THE Legal Advocate
You should not receive unreturned phone calls, a lack of clarity about fees, or a failure to keep you up to date on your case. Instead, TLA provides a quality legal experience that is collaborative and compassionate, with frank honesty. Your Advocate is a receptive listener to learn legally relevant (necessary) information. TLA understands this is your case, and because of such you know the factual circumstances surrounding your legal problem, so TLA invests time in you to enable you to share your story and to determine what law(s) apply to provide you a solution.
With a prospective client that TLA has the privlege to represent as a client, TLA fosters a respectful and trusting attorney-client relationship so that you know there is somone on your side and so you can feel comfortable to disclose both positive and negative facts. Here, you'll find an advocate, not a judge of your character...just your case. Not only will you be heard, but you will also be able to understand how the legal system works. With a knack of presenting complex situations comprehensibly, TLA imparts knowledge to clients and educates them about technical legal issues, though communicated in simplified terms.
Reasons to Choose TLA
THE Legal Advocate is a diverse employment law practice, representing both employees and employers. Though many employment lawyers limit their practice to representing either employees or employers, TLA believes this holistic legal approach of "neutral" employment lawyering, without preconceived bias in favor of or against either side, gives TLA a strategic advantage in helping clients to objectively understand each side's strengths and weaknesses. Due to this perspective many cases can be resolved without the need for litigation. And that same perspective, coupled with experience, helps TLA win when litigation is necessary (this is not a guarantee that TLA will win a Client's case).
Connect with TLA
THE LEGAL ADVOCATE EDUCATES BOTH EMPLOYEE AND EMPLOYER CLIENTS SO THEY KNOW, UNDERSTAND, AND COMPLY WITH APPLICABLE FEDERAL, STATE, AND LOCAL ORDINANCE EMPLOYMENT LAWS, SUCH AS CALIFORNIA LABOR AND UNEMPLOYMENT INSURANCE CODES, AND ASSERT THEIR RESPECTIVE EMPLOYMENT RIGHTS TO CREATE AND MAINTAIN A LAWFULLY PRODUCTIVE WORKPLACE AND FAIR BUSINESS COMPETITION.
Santa Ana Office: (714) 474-8097
Sacramento Office: (916) 245-0638
News, Publications, Recent Decisions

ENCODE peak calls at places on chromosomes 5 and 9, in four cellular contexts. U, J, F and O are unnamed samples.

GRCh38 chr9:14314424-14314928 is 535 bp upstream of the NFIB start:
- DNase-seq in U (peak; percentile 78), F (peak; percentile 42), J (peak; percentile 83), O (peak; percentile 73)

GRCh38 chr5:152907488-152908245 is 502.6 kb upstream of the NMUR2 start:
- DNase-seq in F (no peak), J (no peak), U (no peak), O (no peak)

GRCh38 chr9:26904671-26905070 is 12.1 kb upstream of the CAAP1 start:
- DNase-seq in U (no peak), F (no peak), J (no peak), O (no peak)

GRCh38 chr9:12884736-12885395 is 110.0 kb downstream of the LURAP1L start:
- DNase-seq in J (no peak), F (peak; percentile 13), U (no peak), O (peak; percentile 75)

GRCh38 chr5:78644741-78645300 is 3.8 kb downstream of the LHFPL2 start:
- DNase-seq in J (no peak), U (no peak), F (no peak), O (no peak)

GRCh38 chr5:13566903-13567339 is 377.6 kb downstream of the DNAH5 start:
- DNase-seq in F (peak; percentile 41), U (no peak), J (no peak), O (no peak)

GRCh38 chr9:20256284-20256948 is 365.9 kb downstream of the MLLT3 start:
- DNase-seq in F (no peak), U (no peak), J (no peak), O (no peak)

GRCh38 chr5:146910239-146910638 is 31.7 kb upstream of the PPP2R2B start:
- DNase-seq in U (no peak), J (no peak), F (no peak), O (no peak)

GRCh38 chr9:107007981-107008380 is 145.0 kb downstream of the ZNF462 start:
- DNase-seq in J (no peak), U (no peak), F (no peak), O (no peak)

California Raises Minimum Wage to $15 Per Hour and Increases Minimum Salary for Exempt Employees
On April 4, 2016, Governor Brown signed Senate Bill 3, which will increase California’s minimum wage annually, reaching $15 per hour for employers with at least 26 employees by January 1, 2022. This bill enacts the highest statewide minimum wage in the nation, on par with New York, which enacted a bill mandating a $15 minimum wage last week.
Governor Brown opposed the bill just a few months ago, stating that it “would put a lot of poor people out of work.” However, during a press conference touting the signing of the bill on April 4, Governor Brown stated that, while the minimum wage “may not make sense” economically, it makes sense “morally and socially and politically.
”For employers with at least 26 employees, California’s minimum wage will increase on the following schedule:
January 1, 2017 through December 31, 2017: $10.50 per hour;
January 1, 2018 through December 31, 2018: $11 per hour;
January 1, 2019 through December 31, 2019: $12 per hour;
January 1, 2020 through December 31, 2020: $13 per hour;
January 1, 2021 through December 31, 2021: $14 per hour;
Beginning January 1, 2022: $15 per hour.
Employers with 25 or fewer employees will follow a minimum wage schedule that lags behind the above schedule by one year. Accordingly, for these employers, the minimum wage will be $10.50 per hour starting on January 1, 2018, $11 per hour on January 1, 2019, and continuing on this schedule until reaching $15 per hour on January 1, 2023.
Beginning on August 1, 2022, and recurring on August 1 of each year thereafter, California’s Director of Finance will increase the minimum wage for the following year based on statistics from the United States Bureau of Labor Statistics. The Governor has the ability to suspend the above minimum wage increases if certain economic factors indicate that the state is in recession.
Notably, California’s salary basis test for exempt employees is directly tied to the state’s minimum wage. Exempt employees must earn at least twice the state’s minimum wage for full-time employment, meaning that under the current $10 per hour minimum wage, exempt employees must earn an annual salary of $41,600 ($10 per hour x 2 x 40 hours per week x 52 weeks per year). Under a $15 per hour minimum wage, the minimum annual salary jumps to $62,400 ($15 per hour x 2 x 40 hours per week x 52 weeks per year).
Employers are encouraged to start assessing their workforce and compensation policies to prepare to adjust compensation for, at a minimum, nonexempt employees who earn less than $15 per hour and exempt employees who earn less than $62,400 per year.